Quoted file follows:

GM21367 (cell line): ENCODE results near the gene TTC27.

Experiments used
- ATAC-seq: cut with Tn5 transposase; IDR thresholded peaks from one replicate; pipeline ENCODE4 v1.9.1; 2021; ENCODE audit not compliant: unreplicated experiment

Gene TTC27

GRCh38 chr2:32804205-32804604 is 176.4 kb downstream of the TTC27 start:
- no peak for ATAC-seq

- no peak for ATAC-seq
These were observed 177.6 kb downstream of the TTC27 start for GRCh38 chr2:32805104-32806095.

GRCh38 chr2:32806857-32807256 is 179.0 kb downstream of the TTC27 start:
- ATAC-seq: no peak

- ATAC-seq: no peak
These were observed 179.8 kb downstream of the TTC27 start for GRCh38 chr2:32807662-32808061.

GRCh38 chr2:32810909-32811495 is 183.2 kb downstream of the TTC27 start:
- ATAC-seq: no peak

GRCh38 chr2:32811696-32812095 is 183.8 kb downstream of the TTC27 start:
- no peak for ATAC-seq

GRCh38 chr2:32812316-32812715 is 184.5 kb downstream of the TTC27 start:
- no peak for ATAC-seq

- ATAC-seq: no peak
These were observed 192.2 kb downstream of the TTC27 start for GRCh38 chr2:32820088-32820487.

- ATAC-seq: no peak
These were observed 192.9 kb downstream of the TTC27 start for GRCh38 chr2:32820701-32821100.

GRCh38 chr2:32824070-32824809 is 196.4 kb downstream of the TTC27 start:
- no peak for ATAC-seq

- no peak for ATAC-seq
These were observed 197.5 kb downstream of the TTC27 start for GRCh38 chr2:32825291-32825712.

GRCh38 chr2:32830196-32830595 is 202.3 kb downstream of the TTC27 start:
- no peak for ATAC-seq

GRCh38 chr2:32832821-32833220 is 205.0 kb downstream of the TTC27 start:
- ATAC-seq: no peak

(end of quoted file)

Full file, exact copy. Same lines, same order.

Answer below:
GM21367 (cell line): ENCODE results near the gene TTC27.

Experiments used
- ATAC-seq: cut with Tn5 transposase; IDR thresholded peaks from one replicate; pipeline ENCODE4 v1.9.1; 2021; ENCODE audit not compliant: unreplicated experiment

Gene TTC27

GRCh38 chr2:32804205-32804604 is 176.4 kb downstream of the TTC27 start:
- no peak for ATAC-seq

- no peak for ATAC-seq
These were observed 177.6 kb downstream of the TTC27 start for GRCh38 chr2:32805104-32806095.

GRCh38 chr2:32806857-32807256 is 179.0 kb downstream of the TTC27 start:
- ATAC-seq: no peak

- ATAC-seq: no peak
These were observed 179.8 kb downstream of the TTC27 start for GRCh38 chr2:32807662-32808061.

GRCh38 chr2:32810909-32811495 is 183.2 kb downstream of the TTC27 start:
- ATAC-seq: no peak

GRCh38 chr2:32811696-32812095 is 183.8 kb downstream of the TTC27 start:
- no peak for ATAC-seq

GRCh38 chr2:32812316-32812715 is 184.5 kb downstream of the TTC27 start:
- no peak for ATAC-seq

- ATAC-seq: no peak
These were observed 192.2 kb downstream of the TTC27 start for GRCh38 chr2:32820088-32820487.

- ATAC-seq: no peak
These were observed 192.9 kb downstream of the TTC27 start for GRCh38 chr2:32820701-32821100.

GRCh38 chr2:32824070-32824809 is 196.4 kb downstream of the TTC27 start:
- no peak for ATAC-seq

- no peak for ATAC-seq
These were observed 197.5 kb downstream of the TTC27 start for GRCh38 chr2:32825291-32825712.

GRCh38 chr2:32830196-32830595 is 202.3 kb downstream of the TTC27 start:
- no peak for ATAC-seq

GRCh38 chr2:32832821-32833220 is 205.0 kb downstream of the TTC27 start:
- ATAC-seq: no peak